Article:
Eating Miss Campbell feels like one of the most bonkers films set to screen at this month’s Arrow Video Frightfest.
We caught up with writer/director Liam Regan to tell us all about the film –
Tell us the concept of Eating Miss Campbell?
Eating Miss Campbell follows suicidal vegan goth high school student Beth Conner, who soon develops a taste for human flesh. Whilst being stuck in a horror movie and unable to commit suicide, her high school is about to launch an All You Can Eat Massacre, where the winner is awarded a loaded handgun and the option to either shoot up their school or to shoot themselves, so you could argue that the movie is ultimately about pro choice!
You have some well-known faces from indie horror, how did you put the cast together?
Well the first cast member I had in my twisted mind was Beth Conner played by Lyndsey Craine from Book of Monsters (2018) and then everything else fell into place. James Hamer-Morton from my first movie My Bloody Banjo (2015) came on board as Mark Conner and then Charlie Bond as Frankie Sullivan. And then by the second draft I decided to make Eating Miss Campbell a Banjo sequel brining back characters from the Banjoverse. I’m just a Wish version of Kevin Smith.
How was the recent crowdfunding campaign?
Eating Miss Campbell needed post-production funds due to spending the allocated budget we initially had for post-production on the additional photography. Due to the pandemic, we had to delay production for 18 months.
Raw was another film that dealt with a teenager developing a taste for human flesh, I take it Eating Miss Campbell will be more lighthearted?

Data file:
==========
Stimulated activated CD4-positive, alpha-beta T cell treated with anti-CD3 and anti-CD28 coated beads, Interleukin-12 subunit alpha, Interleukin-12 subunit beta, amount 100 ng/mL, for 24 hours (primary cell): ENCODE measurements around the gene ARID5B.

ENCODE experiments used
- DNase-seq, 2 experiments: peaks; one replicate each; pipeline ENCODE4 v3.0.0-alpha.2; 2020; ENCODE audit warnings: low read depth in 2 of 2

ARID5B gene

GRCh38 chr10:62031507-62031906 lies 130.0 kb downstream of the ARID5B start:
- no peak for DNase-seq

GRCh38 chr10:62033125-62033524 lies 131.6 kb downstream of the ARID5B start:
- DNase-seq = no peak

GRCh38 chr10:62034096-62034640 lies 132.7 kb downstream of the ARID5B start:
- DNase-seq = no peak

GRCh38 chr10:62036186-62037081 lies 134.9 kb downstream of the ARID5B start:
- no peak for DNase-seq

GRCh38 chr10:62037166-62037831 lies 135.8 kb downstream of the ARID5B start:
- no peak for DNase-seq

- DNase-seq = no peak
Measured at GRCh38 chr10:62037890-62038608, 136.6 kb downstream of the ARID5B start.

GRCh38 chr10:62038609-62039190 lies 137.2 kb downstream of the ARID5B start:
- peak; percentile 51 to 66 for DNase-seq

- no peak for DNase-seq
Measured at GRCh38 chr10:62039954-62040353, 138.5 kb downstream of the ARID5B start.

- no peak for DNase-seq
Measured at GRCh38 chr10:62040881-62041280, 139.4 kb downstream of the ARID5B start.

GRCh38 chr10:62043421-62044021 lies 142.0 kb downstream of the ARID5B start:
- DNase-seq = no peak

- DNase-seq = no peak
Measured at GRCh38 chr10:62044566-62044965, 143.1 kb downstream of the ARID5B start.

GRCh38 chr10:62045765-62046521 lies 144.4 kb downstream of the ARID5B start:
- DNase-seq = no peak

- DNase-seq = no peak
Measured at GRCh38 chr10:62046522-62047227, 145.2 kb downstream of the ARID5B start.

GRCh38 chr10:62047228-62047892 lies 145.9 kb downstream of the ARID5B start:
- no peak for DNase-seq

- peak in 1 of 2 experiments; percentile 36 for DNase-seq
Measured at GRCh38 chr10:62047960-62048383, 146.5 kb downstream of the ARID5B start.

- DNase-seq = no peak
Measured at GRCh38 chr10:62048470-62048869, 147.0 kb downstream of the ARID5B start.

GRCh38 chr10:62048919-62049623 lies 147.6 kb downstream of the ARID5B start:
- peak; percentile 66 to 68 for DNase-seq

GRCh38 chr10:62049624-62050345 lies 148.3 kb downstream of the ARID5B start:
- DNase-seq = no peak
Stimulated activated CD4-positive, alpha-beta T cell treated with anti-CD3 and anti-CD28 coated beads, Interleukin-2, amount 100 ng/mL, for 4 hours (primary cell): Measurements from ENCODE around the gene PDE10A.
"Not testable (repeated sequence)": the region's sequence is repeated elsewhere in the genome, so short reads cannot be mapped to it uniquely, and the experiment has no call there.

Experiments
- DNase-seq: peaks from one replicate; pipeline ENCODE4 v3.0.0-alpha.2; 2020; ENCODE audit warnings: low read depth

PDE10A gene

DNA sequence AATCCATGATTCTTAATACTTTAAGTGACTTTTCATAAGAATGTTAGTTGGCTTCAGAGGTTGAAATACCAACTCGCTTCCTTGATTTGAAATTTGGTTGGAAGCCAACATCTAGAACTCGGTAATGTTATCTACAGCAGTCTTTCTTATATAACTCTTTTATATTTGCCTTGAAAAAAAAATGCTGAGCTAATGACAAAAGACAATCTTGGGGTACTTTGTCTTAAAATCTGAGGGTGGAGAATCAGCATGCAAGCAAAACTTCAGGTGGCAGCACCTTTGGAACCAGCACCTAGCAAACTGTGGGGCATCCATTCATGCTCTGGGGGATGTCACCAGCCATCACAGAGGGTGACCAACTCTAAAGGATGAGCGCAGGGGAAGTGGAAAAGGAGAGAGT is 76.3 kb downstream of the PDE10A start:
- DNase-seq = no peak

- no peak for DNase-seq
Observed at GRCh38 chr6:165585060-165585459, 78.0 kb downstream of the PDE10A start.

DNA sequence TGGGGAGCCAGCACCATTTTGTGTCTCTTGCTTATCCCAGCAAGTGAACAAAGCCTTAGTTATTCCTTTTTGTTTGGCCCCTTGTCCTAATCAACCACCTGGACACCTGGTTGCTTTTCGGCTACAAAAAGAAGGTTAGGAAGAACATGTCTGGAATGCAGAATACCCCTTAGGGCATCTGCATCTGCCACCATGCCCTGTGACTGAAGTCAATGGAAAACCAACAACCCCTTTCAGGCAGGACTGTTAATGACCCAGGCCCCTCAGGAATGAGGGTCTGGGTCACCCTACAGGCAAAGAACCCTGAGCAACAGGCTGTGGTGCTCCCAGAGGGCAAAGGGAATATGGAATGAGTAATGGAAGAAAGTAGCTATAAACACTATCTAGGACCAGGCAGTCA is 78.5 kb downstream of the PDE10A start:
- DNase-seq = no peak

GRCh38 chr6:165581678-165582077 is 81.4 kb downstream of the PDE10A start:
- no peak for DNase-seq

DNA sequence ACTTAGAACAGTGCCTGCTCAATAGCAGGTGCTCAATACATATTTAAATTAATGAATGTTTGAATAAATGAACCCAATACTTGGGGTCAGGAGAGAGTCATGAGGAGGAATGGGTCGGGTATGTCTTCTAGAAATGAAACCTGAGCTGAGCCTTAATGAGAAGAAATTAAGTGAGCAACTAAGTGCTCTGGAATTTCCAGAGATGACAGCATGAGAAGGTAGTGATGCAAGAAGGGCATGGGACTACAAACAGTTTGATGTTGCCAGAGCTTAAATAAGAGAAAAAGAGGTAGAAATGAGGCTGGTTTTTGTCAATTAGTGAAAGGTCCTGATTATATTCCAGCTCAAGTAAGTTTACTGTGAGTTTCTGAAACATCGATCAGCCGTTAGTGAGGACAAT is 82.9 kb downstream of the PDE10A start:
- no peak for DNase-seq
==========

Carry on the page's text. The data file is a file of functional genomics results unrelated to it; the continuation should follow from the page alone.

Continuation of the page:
As lighthearted as a movie about school massacres and teenage suicide can be, it’s certainly a pro-choice movie in that respect.
I get the feeling this is quite a gory affair, is that right?
Gory!? Heck no! This is the first PG-13-rated movie about cannibalism, suicide and school massacres. In fact, you will probably be able to pick up Eating Miss Campbell in the DVD bargain bin in Walmart, along with a trench coat and an AR-15! All the essential purposes when you’re a teenager growing up in America!
This is the first film you’ve directed in a number of years, how did it feel to be back in the director’s chair?
Hollywood may give the illusion that everyone sits down on a film set, and that may be for fragile cast members, but the crew, including yours truly stand up for on average 16-hour days. It’s been around 7 years since My Bloody Banjo, BFI released a statistic a few years ago that only 3% of British filmmakers have the opportunity to make a second feature film. I didn’t want to be another statistic.
What is the plan for release beyond festival screenings?
I’m starting my own independent distribution label here in the UK and our first three releases will be My Bloody Banjo: Director’s Cut released on blu-ray and DVD later this year, following that, in 2023, we’re releasing I Need You Dead! A bonkers indie movie made by the talented Rocko Zevenbergen from NYC, and then after Eating Miss Campbell has played the festival circuit for a year, I’ll be releasing the movie domestically in the UK whilst Troma Entertainment release Eating Miss Campbell in North America.
What was your reaction to be screening at Arrow Video Frightfest?
Another dream come true! My Bloody Banjo had its world premiere back in 2015 and now the prodigal son returns with Eating Miss Campbell. My favourite movie Tromeo & Juliet (1996) had its UK premiere at The Prince Charles Cinema in 96, so it’s an absolute dream to be screening in the same cinema.
Eating Miss Campbell screens at Arrow Video Frightfest 2022.